Art Transforms Cast Iron Lofts Hi-Rise into Urban Landmark
By Sally Deering
Photos by Fermín Mendoza
You can see it from Rt. 139 feeding into the Holland Tunnel or catch it from downtown Jersey City as you head into Hoboken. David Bowie’s image 18-stories high on the side of the Cast Iron Lofts in Jersey City, painted by international muralist Eduardo Kobra. Bowie passed-away January 10th of this year, but his music and artistry live on throughout the world; and Kobra’s mural is now part of the Jersey City landscape, an urban landmark and the latest addition to the Jersey City Mural Arts Program.
On Fri, Nov. 4, Mayor Steven M. Fulop, members of the City Council, local real estate developers, and local artists welcomed Kobra to Jersey City and thanked him for painting the dazzling, eye-catching image of David Bowie. Mayor Fulop held the press conference on the building’s 5th floor deck where visitors could get an up-close look at the mural, and meet and take pictures with Kobra who spent the past few weeks painting from a scaffold hanging 180-feet off the side of the Cast Iron Lofts hi-rise on Jersey Avenue.
The Mural Arts Program which links established and emerging local, national and international mural artists with property owners city-wide is part of a beautification project to reduce graffiti and engage local residents. Murals are painted on walls throughout Jersey City, turning Jersey City into a public art gallery. According to Mayor Fulop, public art is a shared experience.
“I’m a believer in public art,” Mayor Fulop told the crowd. “If you look at every period of time, public art is a reflection of what’s happening during that time. It’s symbolic of the times we live in. I’m proud of what we’re doing. Jersey City is a thriving art community, and a welcoming community.”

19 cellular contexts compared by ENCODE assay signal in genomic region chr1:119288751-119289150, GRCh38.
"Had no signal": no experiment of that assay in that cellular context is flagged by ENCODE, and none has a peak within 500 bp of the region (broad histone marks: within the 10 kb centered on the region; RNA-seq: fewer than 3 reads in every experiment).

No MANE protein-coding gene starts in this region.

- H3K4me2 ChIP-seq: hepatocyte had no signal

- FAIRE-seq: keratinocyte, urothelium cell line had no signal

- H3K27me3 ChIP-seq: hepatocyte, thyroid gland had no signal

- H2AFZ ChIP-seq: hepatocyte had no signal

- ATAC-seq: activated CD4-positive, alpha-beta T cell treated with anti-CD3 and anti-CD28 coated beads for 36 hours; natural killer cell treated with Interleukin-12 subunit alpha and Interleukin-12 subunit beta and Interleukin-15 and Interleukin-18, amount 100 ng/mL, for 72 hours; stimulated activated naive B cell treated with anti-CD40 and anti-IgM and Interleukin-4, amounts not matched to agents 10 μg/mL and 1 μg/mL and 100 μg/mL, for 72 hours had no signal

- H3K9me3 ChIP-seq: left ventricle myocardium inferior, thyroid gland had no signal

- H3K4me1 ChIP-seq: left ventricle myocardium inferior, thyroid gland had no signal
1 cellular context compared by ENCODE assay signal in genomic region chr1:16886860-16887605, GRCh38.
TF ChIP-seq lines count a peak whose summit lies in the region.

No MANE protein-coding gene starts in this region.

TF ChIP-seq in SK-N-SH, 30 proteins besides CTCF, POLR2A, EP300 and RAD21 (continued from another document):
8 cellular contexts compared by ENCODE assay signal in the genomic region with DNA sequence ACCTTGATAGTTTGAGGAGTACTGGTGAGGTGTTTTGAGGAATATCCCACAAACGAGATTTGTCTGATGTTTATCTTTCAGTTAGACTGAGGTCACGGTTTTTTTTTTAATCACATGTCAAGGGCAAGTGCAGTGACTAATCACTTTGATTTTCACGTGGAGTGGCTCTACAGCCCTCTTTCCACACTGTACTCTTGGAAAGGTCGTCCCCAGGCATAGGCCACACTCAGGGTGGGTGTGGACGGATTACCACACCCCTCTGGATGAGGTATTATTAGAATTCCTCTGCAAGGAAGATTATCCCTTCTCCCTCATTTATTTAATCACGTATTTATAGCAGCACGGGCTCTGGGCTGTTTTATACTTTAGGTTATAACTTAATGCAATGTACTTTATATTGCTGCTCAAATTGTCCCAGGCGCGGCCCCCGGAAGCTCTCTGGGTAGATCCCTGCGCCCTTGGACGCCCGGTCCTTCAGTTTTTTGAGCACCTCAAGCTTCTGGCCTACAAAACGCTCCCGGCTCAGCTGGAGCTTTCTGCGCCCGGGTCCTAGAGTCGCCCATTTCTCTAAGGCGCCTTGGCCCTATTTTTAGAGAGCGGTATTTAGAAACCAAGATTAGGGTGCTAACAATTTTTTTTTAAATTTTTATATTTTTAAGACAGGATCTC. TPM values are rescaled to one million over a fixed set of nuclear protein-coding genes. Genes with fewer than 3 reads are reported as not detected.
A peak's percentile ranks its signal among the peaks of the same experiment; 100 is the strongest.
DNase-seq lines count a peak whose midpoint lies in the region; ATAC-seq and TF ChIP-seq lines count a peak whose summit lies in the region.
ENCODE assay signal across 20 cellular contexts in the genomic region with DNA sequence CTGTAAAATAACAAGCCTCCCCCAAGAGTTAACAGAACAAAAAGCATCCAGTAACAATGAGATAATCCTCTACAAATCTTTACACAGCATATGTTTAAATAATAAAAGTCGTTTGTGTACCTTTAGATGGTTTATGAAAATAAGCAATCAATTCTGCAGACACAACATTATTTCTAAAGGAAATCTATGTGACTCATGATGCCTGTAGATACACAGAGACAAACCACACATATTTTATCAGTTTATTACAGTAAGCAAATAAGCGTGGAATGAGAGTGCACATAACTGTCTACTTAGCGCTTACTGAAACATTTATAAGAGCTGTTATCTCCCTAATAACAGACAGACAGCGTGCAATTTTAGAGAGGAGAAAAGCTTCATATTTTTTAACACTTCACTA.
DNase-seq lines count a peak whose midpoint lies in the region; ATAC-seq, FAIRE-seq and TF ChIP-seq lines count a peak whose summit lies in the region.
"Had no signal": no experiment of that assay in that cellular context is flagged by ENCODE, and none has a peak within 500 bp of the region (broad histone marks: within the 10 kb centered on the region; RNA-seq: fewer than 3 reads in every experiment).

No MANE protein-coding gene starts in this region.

Real estate developer Paul Silverman of Silverman Properties in Jersey City, attended the event. Silverman, who owns several properties in Jersey City, said having artists paint murals on buildings enhances the aesthetics of Jersey City’s architecture and brightens up the vibes in the neighborhood.
“A mural brings attention and discussion,” Silverman said. “It improves the building’s value and it helps make people proud. It changes your feelings about a neighborhood.”
“I think it’s awesome,” local muralist 4Sakn of Jersey City said. “The scale and the colors. The geometric shapes mixed with realism.”
4Sakn sees the mural of David Bowie as a tribute to Bowie’s influence on the music industry. He said, “It’s a memorial to Bowie and all the music he created.”
Kobra’s fame as a mural artist is as international as his mural projects. He just earned entry into the Guinness Book of World Records for the “largest spray paint mural by a team” for his “Ethnicities” mural featuring five faces from five continents painted outside the Rio 2016 Olympic stadium. Working with a four-person crew, Kobra’s murals enhance the landscape of many major cities throughout the world including London, Athens, Lyon, Los Angeles and New York.
Kobra, who is Brazilian and spoke through an interpreter, was asked why he chose an image of David Bowie to paint on the Cast Iron Lofts.
“I wanted to paint David Bowie because he is an icon and I wanted to represent his life to all of his fans,” Kobra told the assembled guests. He mentioned how thrilled he was to be in Jersey City and how an early visit to New York City when he was a boy helped shape his love of art.
“When I was 12, I was inspired by New York artists,” Kobra said. “That’s what made me who I am today. I have enjoyed working on this project. It’s been a privilege and honor to be here.”
Artists John Ruddy and John Falcon are the curators of the Jersey City Artist Studio Tour’s gallery on the first floor of the Cast Iron Lofts building. Ruddy said Kobra’s mural of David Bowie stretches the limits of identity and creativity.
“An icon like David Bowie is a local hero in the spiritual sense,” Ruddy said.
“It’s timely,” Falcon said, “and to have someone on the level of Kobra is great. He’s painted one of the biggest murals in the world.”
Falcon said the Murals Project has established Jersey City as an art city.
“Art helps maintain Jersey City as an art-centric city,” Falcon said. “I hope a lot of other developers finance and pay local and international artists to work.”
Anne Novado, who is soon opening the Novado Gallery on Morgan Street in Jersey City, compared the mural to one of the ancient wonders of the world.
“Its great energy,” Novado said. “It’s a wonderful interpretation of David Bowie. By the scale of the piece, I would compare it to the Pyramids of Egypt.”
For more info on the
Mural Arts Project, go to
For more info on Kobra, go to